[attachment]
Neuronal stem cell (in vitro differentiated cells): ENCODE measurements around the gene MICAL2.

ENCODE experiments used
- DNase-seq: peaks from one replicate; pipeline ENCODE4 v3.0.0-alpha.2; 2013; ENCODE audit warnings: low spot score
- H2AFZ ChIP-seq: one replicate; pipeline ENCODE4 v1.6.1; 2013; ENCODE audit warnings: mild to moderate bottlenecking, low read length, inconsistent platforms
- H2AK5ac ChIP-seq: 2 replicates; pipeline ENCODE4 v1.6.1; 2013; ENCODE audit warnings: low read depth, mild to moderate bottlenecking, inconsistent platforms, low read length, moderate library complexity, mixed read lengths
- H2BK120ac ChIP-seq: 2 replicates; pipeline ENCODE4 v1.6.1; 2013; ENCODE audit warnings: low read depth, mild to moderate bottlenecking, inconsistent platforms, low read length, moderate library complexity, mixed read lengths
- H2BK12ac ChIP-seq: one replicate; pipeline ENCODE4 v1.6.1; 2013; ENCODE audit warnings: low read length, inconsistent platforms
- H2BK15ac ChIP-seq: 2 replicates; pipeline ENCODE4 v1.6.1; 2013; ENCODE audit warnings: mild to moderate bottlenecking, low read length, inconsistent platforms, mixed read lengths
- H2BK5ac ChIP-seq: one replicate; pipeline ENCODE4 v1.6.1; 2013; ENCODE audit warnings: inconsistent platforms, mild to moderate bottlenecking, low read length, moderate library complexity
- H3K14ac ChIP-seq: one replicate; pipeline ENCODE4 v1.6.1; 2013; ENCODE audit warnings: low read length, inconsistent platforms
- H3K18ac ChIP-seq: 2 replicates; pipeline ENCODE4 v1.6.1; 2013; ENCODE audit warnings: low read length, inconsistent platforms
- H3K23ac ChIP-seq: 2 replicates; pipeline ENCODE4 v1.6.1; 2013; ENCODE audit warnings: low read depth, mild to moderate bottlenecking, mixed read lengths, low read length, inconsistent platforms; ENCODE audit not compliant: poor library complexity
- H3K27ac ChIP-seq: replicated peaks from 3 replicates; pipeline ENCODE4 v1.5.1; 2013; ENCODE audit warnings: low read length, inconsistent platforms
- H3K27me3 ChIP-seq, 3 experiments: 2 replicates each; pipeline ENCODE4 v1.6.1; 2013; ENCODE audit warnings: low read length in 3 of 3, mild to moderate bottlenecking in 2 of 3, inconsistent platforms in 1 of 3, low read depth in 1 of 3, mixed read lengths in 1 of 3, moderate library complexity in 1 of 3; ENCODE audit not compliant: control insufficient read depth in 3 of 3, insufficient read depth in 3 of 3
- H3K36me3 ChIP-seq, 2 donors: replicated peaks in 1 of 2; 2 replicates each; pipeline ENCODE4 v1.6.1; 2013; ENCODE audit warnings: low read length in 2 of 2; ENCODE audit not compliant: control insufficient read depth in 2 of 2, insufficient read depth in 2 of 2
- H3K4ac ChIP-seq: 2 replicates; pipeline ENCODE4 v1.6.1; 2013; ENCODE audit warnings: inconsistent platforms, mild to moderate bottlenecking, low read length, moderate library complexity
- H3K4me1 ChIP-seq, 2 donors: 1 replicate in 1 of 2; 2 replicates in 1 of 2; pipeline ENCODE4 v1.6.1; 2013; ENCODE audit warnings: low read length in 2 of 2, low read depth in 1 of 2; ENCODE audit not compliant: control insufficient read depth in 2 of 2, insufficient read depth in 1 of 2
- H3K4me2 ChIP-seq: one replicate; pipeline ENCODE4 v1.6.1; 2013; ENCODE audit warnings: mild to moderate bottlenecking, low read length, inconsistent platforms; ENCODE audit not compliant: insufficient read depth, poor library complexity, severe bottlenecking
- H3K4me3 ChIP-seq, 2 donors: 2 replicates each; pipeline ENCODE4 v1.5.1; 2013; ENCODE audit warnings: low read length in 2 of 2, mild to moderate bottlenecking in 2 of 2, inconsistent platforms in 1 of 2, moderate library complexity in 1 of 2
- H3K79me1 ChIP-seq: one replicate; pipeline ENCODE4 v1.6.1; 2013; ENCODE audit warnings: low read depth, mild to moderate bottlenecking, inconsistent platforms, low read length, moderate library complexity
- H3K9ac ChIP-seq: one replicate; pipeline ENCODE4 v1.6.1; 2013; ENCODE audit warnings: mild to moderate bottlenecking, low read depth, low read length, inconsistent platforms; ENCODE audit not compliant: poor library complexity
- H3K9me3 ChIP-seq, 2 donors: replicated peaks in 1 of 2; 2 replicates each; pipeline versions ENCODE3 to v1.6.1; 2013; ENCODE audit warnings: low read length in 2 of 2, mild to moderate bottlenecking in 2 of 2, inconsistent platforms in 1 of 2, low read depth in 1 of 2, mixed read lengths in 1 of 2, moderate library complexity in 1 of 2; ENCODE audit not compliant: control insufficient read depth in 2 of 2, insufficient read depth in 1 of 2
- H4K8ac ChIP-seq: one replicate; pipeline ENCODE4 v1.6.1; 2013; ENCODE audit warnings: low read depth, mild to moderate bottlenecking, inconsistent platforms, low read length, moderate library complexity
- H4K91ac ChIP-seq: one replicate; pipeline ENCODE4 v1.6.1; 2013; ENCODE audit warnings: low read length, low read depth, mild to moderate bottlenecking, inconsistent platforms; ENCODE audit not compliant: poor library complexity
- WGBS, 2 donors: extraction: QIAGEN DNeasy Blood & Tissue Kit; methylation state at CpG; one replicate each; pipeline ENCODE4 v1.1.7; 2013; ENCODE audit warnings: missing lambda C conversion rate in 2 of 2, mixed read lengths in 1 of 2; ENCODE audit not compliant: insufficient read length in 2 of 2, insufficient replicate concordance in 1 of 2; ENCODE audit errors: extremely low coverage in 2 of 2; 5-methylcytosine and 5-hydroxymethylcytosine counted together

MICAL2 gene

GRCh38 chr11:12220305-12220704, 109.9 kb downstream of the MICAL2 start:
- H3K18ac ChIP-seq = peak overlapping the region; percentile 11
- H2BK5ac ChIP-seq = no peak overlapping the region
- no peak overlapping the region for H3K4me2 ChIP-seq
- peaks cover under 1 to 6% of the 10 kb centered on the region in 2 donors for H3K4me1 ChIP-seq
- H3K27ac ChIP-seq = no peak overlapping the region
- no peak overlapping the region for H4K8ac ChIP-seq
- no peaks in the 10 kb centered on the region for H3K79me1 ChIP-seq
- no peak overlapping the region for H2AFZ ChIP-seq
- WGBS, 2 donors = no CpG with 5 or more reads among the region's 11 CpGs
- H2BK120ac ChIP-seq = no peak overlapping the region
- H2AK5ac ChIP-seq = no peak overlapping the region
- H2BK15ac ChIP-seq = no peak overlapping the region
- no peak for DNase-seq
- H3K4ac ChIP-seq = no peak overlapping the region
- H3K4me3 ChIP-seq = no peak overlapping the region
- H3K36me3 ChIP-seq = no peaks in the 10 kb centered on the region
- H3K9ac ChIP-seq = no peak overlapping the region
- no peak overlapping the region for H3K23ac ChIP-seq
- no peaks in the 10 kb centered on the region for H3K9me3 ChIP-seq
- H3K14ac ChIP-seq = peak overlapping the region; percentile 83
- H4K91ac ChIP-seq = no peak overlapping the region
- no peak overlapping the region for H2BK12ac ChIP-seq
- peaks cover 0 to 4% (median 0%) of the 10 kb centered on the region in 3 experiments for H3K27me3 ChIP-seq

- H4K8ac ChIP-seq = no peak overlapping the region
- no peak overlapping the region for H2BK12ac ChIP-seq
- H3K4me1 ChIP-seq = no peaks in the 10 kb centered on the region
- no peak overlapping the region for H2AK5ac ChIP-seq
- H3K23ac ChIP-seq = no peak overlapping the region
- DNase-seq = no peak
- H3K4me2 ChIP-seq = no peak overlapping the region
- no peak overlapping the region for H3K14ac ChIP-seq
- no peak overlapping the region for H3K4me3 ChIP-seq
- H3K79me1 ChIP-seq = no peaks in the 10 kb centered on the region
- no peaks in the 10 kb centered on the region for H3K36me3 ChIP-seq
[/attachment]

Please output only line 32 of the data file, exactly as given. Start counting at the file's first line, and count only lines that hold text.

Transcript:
- H3K27ac ChIP-seq = no peak overlapping the region